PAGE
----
Been awhile since the Museum's been open for business and honestly thought about burning the old place down for the insurance money.
Glad I didn't, since this is the perfect place to gather around and hear the tale of our fateful trip...
Occasional Cabaret (Peter Clerke and Catherine Gillard) and Clancy Productions (John Clancy and Nancy Walsh) collaborated to create a new cabaret piece Apocalypse! in September, 2011. Original music and musical direction was provided by Tim Brinkhurst, sets and costumes were created by Ali Maclaurin, the show was lit by Kevin MacCallum and production was managed by Camilla O’Neill.
On opening night, October 5, 2011, Joyce McMillan of the Scotsman wrote:
What's exciting about this fierce and ragged show is the way in which it tries to shake up theatrical form… timely, disturbing, and so well worked out in the best of Clancy's writing - that the show is impossible to resist, and it slices down to the hidden reality of the way we live now, in a way that makes the rest of our theatrical world seem pallid, and a little short of the courage it takes to face a terrible truth.
The following is a day-to-day account of the tour.
October 10, 2011
Five weeks ago we walked down the road and started our first rehearsal for Apocalypse. Five days ago we opened in Glasgow to a rowdy reception and three major critics watched and dutifully reported what they saw. No one hated it and the heavy in the crowd loved it, so we live to perform another day. The tour proper starts tomorrow with a date in Stirling, followed by a show in Berwickshire, three nights at the Traverse here in Edinburgh and then on to Aberdeen and points north.
The reviews, as always, set the tone for this next stage. Almost every artist you talk to claims to never read them and every single serious artist I know not only reads them but hunts them down compulsively the moment the curtain is down opening night and then memorizes every word, glowing and damning both. It’s an unjust and unavoidable part of the job. Sentences are handed down by the unelected judges and there is no court of appeals and the death penalty is not only still on the books, but frequently and capriciously rendered.
Our notices range from respectful to very good, so there is none of the doubt and quiet ill will that can poison a company after a few bad reviews.
Two hour rehearsal back in our original room, put two lines right at the top, welcoming the audience in, changes the whole opening, gives the performers a launching pad, working through Nancy’s two monologues, making them broader and more comic. How do you get people laughing about starving kids in Africa? Challenge of the whole show.
Up late after being up late. This afternoon we drive out to Stirling with three tickets sold. Tim picks us up in a rental and we drive out of Edinburgh around 2:00, past the estates, low stone houses, a beautiful area that we are told is the bad part of town. A part of Edinburgh the Festival crowd never sees. And then we are immediately in the countryside, green farmland stretching away from the road on both sides and the enormous low clouds hugging the hills on the horizon.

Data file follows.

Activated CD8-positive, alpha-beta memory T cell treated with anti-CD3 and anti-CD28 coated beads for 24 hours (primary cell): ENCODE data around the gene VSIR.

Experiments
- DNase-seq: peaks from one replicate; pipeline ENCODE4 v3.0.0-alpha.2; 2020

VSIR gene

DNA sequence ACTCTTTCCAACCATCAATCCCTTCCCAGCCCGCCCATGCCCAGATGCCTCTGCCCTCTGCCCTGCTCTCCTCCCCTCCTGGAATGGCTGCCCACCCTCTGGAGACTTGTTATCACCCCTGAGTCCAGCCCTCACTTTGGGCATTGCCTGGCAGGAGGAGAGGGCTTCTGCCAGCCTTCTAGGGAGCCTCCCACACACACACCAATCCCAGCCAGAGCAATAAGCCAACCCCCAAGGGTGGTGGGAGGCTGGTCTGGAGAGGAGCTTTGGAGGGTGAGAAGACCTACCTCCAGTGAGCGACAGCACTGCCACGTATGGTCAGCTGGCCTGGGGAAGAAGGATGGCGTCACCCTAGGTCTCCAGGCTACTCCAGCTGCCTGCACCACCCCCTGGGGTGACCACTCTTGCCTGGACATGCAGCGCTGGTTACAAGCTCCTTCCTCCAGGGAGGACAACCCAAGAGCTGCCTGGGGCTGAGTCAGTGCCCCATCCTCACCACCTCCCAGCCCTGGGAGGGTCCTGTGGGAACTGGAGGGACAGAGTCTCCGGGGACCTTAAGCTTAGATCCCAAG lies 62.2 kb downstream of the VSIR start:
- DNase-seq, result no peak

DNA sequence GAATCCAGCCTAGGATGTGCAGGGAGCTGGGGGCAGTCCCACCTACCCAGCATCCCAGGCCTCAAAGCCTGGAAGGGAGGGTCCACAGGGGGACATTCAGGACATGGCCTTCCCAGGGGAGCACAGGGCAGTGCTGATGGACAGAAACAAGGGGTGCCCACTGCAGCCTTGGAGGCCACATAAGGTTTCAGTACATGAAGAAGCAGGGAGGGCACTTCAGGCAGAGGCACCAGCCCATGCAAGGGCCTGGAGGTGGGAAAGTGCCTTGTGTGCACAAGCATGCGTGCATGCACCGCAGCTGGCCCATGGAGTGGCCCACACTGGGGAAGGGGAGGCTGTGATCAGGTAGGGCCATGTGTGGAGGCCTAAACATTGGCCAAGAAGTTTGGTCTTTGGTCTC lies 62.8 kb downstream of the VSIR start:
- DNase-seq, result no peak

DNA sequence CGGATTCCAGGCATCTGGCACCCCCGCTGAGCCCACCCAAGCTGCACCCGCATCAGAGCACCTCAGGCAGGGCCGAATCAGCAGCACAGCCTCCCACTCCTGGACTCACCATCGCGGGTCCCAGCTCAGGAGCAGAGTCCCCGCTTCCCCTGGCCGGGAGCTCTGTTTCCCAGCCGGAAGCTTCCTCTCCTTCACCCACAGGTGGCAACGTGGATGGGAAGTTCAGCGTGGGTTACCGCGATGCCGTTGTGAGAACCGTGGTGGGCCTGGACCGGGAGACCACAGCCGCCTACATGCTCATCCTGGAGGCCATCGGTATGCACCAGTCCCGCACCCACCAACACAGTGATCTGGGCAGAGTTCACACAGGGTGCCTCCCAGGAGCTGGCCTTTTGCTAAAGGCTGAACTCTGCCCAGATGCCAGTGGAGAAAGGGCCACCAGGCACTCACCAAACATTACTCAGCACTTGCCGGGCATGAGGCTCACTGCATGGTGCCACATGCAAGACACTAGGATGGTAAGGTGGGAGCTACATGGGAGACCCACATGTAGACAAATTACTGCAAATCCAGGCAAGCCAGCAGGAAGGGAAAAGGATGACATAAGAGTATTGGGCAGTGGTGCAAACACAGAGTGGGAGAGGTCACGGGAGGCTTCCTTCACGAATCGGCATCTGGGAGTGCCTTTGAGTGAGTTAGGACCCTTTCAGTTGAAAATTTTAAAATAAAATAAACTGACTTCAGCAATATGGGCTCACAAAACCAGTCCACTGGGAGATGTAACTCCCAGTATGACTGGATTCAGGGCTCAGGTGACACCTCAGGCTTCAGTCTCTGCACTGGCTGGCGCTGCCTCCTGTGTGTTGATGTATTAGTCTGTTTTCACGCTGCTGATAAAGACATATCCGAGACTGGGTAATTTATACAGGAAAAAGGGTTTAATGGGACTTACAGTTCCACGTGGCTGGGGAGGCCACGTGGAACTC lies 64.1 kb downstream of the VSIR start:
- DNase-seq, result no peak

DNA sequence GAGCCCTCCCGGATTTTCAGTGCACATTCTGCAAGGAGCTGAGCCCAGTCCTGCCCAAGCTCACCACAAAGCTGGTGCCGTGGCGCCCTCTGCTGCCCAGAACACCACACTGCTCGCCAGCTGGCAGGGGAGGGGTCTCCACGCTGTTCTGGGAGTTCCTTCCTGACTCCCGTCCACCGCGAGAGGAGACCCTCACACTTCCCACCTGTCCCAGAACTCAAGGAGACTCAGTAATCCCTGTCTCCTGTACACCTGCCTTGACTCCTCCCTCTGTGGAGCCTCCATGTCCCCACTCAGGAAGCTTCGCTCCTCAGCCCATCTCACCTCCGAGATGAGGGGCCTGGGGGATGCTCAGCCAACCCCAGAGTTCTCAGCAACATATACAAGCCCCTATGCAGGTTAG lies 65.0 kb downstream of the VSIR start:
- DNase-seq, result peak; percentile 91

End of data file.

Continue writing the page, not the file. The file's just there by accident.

A short hours drive, passing the castle of Stirling, site of a great battle and used in Mel Gibson’s Braveheart, a movie all Scots scoff at reflexively. About 900 years ago, September 11, 1297, Wallace led his troops across Stirling Bridge, defeating the forces of Edward I. Now you can take an audio tour and get your picture taken with a guy dressed up as a 14th century Scottish warrior.
The venue, the MacRobert, is on the campus of the University of Stirling, renowned for its high rate of suicide among the student population. We pull in, find the theater and find Camilla who’s been here since this morning, setting up.
Our stage sits incongruously in what looks like a small indoor mall. They’ve set us up in the foyer of the main theater with a working bar/cafe stage right and the ladies room stage left. It feels like the kind of place where you’d stand and sing Christmas carols while armies of shoppers trudge by, ignoring you. And in the unintended hilarity of regional touring I see that we’re following a children’s show called How the Koala Learnt to Hug. The MacRobert is covering all of its bases today. Good news is we’ve practically doubled our sales since this morning. Current total ticket sales stands at five.
The actors warm up in the space but it’s hard to run any of the bits because we’re essentially in a public place and little knots of children keep running through, chasing each other and screeching. I realize how profane most of the show is and we all begin to gear up for a rough night.
And then, ten minutes before show time, the magic and mystery of word-of-mouth kicks in and an audience arrives. Couples, groups of students, even a family with their teen-aged son, all buying tickets for the show. We scramble to set up more chairs, even have to add two additional tables and we play a raucous, spirited cabaret to our best house yet, laughing and engaged throughout. There are probably only 35 people there but they feel like 300 and the applause afterwards is long and loud. Pete and I silently shake hands and I thank all the theater gods for blessing us in Stirling tonight.